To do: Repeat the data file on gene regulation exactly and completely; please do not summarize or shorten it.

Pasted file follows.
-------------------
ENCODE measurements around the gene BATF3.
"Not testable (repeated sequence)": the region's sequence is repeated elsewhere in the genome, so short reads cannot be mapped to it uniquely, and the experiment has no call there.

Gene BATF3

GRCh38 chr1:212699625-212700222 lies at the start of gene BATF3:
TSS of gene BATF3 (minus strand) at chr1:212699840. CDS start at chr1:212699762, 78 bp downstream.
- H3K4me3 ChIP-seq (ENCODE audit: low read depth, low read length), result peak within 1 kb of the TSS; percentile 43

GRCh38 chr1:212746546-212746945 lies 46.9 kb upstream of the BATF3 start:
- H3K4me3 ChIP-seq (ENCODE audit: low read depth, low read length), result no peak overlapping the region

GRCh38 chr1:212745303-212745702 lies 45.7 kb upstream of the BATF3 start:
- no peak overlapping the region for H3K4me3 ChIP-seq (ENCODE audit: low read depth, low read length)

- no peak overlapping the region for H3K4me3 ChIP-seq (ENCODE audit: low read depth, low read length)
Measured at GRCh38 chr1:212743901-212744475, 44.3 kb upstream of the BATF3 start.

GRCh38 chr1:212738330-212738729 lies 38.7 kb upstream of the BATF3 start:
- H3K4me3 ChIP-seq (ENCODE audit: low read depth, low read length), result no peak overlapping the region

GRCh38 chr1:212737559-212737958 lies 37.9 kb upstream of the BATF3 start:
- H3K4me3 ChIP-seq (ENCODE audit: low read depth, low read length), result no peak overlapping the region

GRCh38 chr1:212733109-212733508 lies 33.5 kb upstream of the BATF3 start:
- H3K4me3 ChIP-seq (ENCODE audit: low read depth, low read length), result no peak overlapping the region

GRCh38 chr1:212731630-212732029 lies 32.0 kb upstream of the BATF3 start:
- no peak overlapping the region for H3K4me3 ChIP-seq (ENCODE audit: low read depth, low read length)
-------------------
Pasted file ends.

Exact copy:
ENCODE measurements around the gene BATF3.
"Not testable (repeated sequence)": the region's sequence is repeated elsewhere in the genome, so short reads cannot be mapped to it uniquely, and the experiment has no call there.

Gene BATF3

GRCh38 chr1:212699625-212700222 lies at the start of gene BATF3:
TSS of gene BATF3 (minus strand) at chr1:212699840. CDS start at chr1:212699762, 78 bp downstream.
- H3K4me3 ChIP-seq (ENCODE audit: low read depth, low read length), result peak within 1 kb of the TSS; percentile 43

GRCh38 chr1:212746546-212746945 lies 46.9 kb upstream of the BATF3 start:
- H3K4me3 ChIP-seq (ENCODE audit: low read depth, low read length), result no peak overlapping the region

GRCh38 chr1:212745303-212745702 lies 45.7 kb upstream of the BATF3 start:
- no peak overlapping the region for H3K4me3 ChIP-seq (ENCODE audit: low read depth, low read length)

- no peak overlapping the region for H3K4me3 ChIP-seq (ENCODE audit: low read depth, low read length)
Measured at GRCh38 chr1:212743901-212744475, 44.3 kb upstream of the BATF3 start.

GRCh38 chr1:212738330-212738729 lies 38.7 kb upstream of the BATF3 start:
- H3K4me3 ChIP-seq (ENCODE audit: low read depth, low read length), result no peak overlapping the region

GRCh38 chr1:212737559-212737958 lies 37.9 kb upstream of the BATF3 start:
- H3K4me3 ChIP-seq (ENCODE audit: low read depth, low read length), result no peak overlapping the region

GRCh38 chr1:212733109-212733508 lies 33.5 kb upstream of the BATF3 start:
- H3K4me3 ChIP-seq (ENCODE audit: low read depth, low read length), result no peak overlapping the region

GRCh38 chr1:212731630-212732029 lies 32.0 kb upstream of the BATF3 start:
- no peak overlapping the region for H3K4me3 ChIP-seq (ENCODE audit: low read depth, low read length)